NEW CCMA DIRECTIVE ON SECTION 138(5)(a) OF THE LRA

Steps to be taken by a commissioner when exercising his/her discretion to dismiss a matter at arbitration if the referring party fails to attend the arbitration.

Written By of Cowan-Harper-Madikizela Attorneys

Section 138(5)(a) of the Labour Relations Act provides as follows:


“If a party to the dispute fails to appear in person or to be represented at the arbitration proceedings, and that party-

  1. had referred the dispute to the Commission, the commissioner may dismiss the matter;”

The CCMA has issued a directive, which came into effect on 15 October 2021, that directs Commissioners on the steps that must be taken when exercising their discretion to dismiss matters at arbitration and thereafter to re-enrol matters after they have been dismissed in terms of that section.

The directive has been issued following a decision of the Labour Court in the case of Solomons v Food Lovers Market Kempton Park (JR 99 2021) which was handed down on 2 August 2021. The Court held in that case that the phrase “dismiss” in terms of section 138(5)(a) is unfortunate because it is not ordinarily appropriate for matters to be dismissed without first determining the merits of the dispute. The Court interpreted that section to mean rather that the matter may be “removed from the roll”  or “withdrawn”.

Briefly, Solomons who was a former employee of Food Lovers Market referred an unfair dismissal dispute to the CCMA which was thereafter set down for arbitration.  Two days prior to the arbitration Food Lovers Market brought an application for a postponement due to the fact that one of its witnesses had tested positive for Covid-19.  Solomon consented to the request for a postponement and the postponement agreement was signed by one party and sent to the CCMA.  On the day of the arbitration, neither of the parties attended the CCMA and the CCMA refused the postponement. The commissioner proceeded to exercise her powers in terms of section 138(5)(a) of the LRA and dismissed the dispute referred by Solomons.  After unsuccessfully attempting to rescind the CCMA’s ruling, Solomons brought an application to the Labour Court to review and set aside the rescission ruling.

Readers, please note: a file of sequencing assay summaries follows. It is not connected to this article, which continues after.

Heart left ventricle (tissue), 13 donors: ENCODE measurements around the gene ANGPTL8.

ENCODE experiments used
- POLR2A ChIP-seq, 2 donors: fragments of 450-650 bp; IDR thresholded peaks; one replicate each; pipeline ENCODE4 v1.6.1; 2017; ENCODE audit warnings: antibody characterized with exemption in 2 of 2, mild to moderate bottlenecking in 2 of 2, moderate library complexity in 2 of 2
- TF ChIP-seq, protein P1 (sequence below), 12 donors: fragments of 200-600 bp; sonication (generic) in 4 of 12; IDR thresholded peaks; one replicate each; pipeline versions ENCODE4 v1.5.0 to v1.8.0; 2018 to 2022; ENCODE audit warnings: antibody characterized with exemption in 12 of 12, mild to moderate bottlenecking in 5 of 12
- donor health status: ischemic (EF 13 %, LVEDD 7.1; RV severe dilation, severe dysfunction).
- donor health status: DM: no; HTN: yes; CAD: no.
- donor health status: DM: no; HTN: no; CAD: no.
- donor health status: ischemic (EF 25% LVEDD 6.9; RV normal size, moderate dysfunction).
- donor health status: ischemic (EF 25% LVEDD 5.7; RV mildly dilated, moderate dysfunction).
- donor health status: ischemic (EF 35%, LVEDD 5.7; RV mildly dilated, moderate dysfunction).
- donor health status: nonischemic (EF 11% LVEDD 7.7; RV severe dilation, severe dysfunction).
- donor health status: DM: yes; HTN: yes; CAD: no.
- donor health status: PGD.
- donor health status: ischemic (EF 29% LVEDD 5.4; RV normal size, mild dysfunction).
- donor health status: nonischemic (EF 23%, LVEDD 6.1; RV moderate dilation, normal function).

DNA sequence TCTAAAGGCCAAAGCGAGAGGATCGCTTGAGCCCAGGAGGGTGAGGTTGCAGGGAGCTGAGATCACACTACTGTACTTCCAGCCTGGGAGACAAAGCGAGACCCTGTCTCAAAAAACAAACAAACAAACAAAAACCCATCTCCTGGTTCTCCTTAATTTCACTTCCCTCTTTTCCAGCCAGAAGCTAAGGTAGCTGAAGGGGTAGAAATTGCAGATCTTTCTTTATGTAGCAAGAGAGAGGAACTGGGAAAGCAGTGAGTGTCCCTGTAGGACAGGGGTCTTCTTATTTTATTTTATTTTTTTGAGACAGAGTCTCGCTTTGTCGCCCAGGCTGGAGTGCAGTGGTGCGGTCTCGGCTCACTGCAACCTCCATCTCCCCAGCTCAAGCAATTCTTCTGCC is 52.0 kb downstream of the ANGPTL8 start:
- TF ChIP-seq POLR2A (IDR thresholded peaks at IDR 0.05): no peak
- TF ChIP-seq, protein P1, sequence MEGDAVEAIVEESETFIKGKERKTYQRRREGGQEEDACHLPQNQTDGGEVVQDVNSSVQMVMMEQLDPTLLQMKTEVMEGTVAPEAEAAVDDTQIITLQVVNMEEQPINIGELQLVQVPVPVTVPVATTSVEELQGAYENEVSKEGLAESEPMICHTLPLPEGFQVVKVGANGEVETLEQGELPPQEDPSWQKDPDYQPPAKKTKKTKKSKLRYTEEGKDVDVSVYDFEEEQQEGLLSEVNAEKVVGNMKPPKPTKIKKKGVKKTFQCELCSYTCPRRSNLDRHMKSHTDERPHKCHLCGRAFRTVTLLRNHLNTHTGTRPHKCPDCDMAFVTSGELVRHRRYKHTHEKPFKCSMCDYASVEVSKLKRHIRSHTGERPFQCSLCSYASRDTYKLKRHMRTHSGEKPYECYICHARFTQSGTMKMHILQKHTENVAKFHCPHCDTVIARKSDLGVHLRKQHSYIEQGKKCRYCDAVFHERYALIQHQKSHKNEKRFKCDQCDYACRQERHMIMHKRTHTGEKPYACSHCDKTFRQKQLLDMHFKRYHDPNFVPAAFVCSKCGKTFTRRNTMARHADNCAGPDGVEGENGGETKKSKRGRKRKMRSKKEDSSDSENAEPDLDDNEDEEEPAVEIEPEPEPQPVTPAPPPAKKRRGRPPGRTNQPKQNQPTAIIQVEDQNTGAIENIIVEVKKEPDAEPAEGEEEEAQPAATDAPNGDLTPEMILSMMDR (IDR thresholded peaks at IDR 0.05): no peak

Ultimately the Court dismissed the application for review of the rescission ruling on the grounds that the Commissioner had not issued a ruling as such when dismissing the matter and therefore a rescission application was not necessary.  However, the Court found that the Commissioner had been required to exercise discretion in terms of section 138(5)(a) but she had failed to consider the application for postponement properly and had made an irrational decision.

The CCMA Directive now clarifies how commissioners must exercise their discretion when dismissing disputes under section 138(5)(a). The Directive provides as follows:

If a referring party fails to attend an arbitration (including the arbitration part of con-arb) the commissioner must establish the reason for non-attendance.

If there appears to be a good reason for the absence, the commissioner must record the reason on the file and direct the matter to be rescheduled for arbitration.

If, on the face of it, the absence is wilful or unexplained, or the commissioner does not accept the explanation, the commissioner may exercise discretion to dismiss the matter and the matter will be removed from the roll.  The Commissioner must complete the prescribed form confirming the removal and a copy must be sent to all parties.

A referring party may then request that the matter be re-enrolled by completing and signing the prescribed “Request for Re-enrolment” form giving reasons for his or her absence.  This is not an affidavit.

There is no prescribed time period to bring the request for re-enrolment but it must be made within a “reasonable time”.

The Provincial Senior Commissioner or a delegated Commissioner must decide whether the referring party has provided the CCMA with a satisfactory explanation for his/her failure to attend the arbitration and that he/she has taken reasonable timeous steps to have the matter re-enrolled.

The Commissioner considering the request may decide whether the matter should be re-enrolled on the papers only without requiring submissions from the opposing party and without the need for a hearing.

The Commissioner must consider whether the absence was wilful. 

The Commissioner must then inform the parties of his/her decision.  If the request is granted the case will be rescheduled for arbitration. 

If the request is refused the matter will remain closed on the CCMA system and there will be no further processing of the case other than, possibly for the purposes of a review application.

A copy of the Directive can be accessed by clicking on the following link.

Gael Barrable

Gael Barrable
Associate Director of Employment

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